Lucid Shifting Focus From Hardware to AI-Driven 3D Software

Lucid, the company that created the first VR180 camera, announced today that its shifting away from the hardware business and into the software licensing business. Lucid is now offering its LucidCam’s 3D Fusion AI-enhanced 3D and depth technology to hardware manufacturers so they can incorporate it into their devices. 

Han Jin, Lucid's founder, explained that when the company first introduced the LucidCam it was blazing new ground in the consumer market. Binocular camera rigs existed at the professional level, but you couldn’t buy a dual-lens VR camera for home use yet. Today, the market has evolved, and there are several devices available that offer dual-lenses that can perceive depth and do 3D mapping, including a handful of Google VR180 cameras and high-end smartphones, such as the iPhone X. Considering these market changes, Han is moving Lucid away from the consumer hardware business. He sees more opportunity in licensing his company's AI system, which is said to “mimic how the brain processes and learns from what humans see with two eyes,” to other device makers than building branded devices.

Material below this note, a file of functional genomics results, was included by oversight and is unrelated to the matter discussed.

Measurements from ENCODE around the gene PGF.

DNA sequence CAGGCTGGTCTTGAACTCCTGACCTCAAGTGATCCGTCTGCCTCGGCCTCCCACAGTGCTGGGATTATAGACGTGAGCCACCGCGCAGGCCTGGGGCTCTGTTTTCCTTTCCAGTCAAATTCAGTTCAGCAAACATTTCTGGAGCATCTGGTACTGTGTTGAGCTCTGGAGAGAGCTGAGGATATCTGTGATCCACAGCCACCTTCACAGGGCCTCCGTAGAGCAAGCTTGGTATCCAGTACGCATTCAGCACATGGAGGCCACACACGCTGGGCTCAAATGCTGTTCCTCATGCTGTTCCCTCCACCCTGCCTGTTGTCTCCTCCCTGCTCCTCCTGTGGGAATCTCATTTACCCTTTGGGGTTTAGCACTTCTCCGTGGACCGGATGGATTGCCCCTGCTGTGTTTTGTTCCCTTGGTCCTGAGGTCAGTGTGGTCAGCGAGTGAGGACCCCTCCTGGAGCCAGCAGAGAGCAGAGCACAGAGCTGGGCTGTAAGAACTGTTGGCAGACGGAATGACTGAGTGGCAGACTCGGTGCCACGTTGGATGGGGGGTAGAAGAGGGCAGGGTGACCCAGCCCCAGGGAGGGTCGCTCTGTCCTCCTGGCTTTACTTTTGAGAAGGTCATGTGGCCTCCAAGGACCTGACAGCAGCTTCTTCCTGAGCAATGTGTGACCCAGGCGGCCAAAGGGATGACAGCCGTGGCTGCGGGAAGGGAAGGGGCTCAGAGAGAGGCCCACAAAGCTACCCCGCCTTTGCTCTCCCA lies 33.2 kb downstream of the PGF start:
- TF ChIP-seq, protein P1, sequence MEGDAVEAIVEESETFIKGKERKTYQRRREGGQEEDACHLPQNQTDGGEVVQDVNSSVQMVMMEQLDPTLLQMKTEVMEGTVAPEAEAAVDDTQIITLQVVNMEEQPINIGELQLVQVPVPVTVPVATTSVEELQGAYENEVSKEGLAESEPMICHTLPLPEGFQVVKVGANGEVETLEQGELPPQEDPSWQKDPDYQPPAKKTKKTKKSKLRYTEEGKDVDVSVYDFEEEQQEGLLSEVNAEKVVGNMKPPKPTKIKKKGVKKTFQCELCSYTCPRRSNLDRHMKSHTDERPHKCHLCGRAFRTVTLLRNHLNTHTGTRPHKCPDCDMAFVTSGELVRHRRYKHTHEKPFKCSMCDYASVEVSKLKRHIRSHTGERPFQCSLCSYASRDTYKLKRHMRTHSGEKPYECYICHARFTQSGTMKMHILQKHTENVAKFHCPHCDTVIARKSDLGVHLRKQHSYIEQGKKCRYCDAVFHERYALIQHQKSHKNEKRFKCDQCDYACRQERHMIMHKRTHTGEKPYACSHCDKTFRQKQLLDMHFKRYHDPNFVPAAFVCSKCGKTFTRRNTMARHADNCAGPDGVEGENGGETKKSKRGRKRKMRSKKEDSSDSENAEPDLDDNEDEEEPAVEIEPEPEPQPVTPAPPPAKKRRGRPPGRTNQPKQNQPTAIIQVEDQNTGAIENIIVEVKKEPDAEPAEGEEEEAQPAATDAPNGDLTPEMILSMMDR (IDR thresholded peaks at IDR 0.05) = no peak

Lucid's software solution isn't just for cameras. The technology could be applied to a range of devices, including “mobile phones, robots, drones, VR/AR and security cameras.” With Lucid’s 3D Fusion technology, those devices could forego “expensive and space-consuming hardware solutions, such as depth sensors,” which could enable hardware companies to offer less expensive alternatives to existing products. Lucid claims its 3D Fusion technology is “ideal for any real-time 3D/depth enabled applications.”

But Lucid isn’t completely abandoning the hardware business. The company will continue to sell the LucidCam for the time being. However, it won’t be investing in a second generation LucidCam for the consumer market. Instead, it will form partnerships with hardware companies, similar to a recent agreement it forged with RED, to create high-end VR cameras leveraging Lucid’s software.

The company didn’t reveal which companies that it’s working with; however, the company said that it is “already incorporating its software into devices from several mobile phones, camera and robot makers as well as working with laptop, drone and chip makers to enhance their next-generation products.”

Lucid was the first company to offer a VR camera with binocular lenses with a consumer-friendly price tag. It first introduced the LucidCam 180-degree VR camera in 2015, when it launched an Indiegogo campaign to help fund the project.

 Kevin Carbotte is a contributing writer for Tom's Hardware who primarily covers VR and AR hardware. He has been writing for us for more than four years.